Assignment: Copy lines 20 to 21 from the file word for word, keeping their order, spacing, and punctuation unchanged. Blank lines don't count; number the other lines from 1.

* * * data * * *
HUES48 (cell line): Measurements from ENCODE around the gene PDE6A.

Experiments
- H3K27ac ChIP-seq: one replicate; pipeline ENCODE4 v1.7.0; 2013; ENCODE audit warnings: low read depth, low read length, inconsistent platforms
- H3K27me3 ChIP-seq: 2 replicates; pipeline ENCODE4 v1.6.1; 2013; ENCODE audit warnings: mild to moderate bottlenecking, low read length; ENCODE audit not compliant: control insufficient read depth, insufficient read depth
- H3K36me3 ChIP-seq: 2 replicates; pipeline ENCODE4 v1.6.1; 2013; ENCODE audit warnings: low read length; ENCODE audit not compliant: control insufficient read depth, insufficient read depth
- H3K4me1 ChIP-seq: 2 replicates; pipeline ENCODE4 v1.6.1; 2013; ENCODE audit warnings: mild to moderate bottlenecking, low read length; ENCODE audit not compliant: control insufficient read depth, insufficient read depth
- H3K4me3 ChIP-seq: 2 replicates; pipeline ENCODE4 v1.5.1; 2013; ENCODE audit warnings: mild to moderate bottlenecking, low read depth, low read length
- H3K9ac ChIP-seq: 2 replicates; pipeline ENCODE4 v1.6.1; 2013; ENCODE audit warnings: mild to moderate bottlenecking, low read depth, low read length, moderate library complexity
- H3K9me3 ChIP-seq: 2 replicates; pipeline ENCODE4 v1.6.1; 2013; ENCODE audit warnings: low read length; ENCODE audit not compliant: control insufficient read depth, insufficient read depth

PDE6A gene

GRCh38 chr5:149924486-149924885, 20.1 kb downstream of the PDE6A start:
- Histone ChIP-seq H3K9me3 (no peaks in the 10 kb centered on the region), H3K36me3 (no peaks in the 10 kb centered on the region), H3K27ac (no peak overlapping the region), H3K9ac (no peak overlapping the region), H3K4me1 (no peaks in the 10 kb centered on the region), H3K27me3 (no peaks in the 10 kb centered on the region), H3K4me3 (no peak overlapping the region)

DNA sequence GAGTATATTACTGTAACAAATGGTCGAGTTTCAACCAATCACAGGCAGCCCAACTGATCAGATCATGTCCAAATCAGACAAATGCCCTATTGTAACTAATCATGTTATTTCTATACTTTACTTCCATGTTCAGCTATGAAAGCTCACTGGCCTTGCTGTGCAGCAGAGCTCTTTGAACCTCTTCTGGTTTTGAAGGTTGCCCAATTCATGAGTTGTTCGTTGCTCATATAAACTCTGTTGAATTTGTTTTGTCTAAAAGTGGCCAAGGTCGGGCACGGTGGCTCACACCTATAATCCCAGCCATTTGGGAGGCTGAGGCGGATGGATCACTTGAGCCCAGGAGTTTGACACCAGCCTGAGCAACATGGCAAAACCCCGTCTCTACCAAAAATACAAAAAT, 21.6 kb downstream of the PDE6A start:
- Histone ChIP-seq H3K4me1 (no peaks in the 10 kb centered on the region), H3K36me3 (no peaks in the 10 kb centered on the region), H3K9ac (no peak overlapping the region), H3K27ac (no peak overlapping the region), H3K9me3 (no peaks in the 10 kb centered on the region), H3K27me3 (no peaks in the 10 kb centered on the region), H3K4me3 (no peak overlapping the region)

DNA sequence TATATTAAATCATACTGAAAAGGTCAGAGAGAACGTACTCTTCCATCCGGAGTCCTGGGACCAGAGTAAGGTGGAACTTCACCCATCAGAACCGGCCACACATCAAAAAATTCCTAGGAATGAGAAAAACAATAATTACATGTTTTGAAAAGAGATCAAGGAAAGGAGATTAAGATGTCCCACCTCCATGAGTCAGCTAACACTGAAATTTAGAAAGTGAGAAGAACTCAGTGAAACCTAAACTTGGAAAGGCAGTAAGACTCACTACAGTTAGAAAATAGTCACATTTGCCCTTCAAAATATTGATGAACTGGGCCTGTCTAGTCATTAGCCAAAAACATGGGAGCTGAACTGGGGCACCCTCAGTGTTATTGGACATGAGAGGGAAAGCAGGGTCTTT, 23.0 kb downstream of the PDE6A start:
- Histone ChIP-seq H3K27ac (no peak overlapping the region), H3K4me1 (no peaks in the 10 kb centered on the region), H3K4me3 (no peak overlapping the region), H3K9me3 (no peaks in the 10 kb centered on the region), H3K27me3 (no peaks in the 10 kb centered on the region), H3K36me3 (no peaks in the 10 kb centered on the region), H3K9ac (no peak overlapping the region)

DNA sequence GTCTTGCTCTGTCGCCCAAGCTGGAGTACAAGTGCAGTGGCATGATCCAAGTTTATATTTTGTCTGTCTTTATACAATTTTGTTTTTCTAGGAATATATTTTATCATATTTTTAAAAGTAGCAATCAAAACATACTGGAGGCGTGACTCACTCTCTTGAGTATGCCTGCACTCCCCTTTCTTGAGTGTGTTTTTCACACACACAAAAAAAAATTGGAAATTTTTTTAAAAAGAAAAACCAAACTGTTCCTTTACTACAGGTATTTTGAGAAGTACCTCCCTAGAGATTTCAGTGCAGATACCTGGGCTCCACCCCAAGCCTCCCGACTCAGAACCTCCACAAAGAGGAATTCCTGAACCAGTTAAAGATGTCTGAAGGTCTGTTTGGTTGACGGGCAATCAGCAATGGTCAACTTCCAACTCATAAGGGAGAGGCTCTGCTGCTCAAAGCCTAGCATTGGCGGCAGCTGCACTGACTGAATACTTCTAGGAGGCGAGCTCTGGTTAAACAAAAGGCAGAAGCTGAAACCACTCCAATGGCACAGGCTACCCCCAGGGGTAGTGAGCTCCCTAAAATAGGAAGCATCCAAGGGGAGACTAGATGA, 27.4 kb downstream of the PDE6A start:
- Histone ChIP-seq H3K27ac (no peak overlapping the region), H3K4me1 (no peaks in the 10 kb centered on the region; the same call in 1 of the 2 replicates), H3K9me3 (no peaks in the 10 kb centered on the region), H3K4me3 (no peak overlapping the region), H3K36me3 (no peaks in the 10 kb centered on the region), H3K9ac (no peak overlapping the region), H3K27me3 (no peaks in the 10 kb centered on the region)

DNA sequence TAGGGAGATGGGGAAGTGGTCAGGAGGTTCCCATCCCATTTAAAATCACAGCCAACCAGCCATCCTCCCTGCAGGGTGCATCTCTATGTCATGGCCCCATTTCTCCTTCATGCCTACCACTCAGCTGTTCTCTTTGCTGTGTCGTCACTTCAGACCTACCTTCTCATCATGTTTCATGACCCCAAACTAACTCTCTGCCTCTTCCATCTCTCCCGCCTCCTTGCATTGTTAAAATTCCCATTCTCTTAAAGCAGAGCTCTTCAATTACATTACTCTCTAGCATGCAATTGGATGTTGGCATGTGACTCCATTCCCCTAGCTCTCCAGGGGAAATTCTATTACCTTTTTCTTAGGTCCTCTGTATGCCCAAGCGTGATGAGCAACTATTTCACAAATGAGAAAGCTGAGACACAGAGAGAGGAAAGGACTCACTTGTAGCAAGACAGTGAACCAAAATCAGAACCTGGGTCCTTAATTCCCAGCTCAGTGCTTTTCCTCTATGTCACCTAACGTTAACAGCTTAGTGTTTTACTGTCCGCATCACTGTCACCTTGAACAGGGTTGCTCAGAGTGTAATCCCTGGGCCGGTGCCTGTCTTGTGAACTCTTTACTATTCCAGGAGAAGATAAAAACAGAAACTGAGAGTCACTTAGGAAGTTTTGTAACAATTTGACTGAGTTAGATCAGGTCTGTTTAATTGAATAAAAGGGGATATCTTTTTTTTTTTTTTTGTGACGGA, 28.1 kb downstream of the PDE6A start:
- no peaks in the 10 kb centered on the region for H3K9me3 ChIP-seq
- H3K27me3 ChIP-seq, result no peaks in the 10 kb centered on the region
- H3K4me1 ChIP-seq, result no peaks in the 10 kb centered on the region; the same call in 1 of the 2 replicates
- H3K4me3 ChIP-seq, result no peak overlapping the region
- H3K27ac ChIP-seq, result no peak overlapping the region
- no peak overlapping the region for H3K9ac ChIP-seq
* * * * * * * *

- no peaks in the 10 kb centered on the region for H3K9me3 ChIP-seq
- H3K27me3 ChIP-seq, result no peaks in the 10 kb centered on the region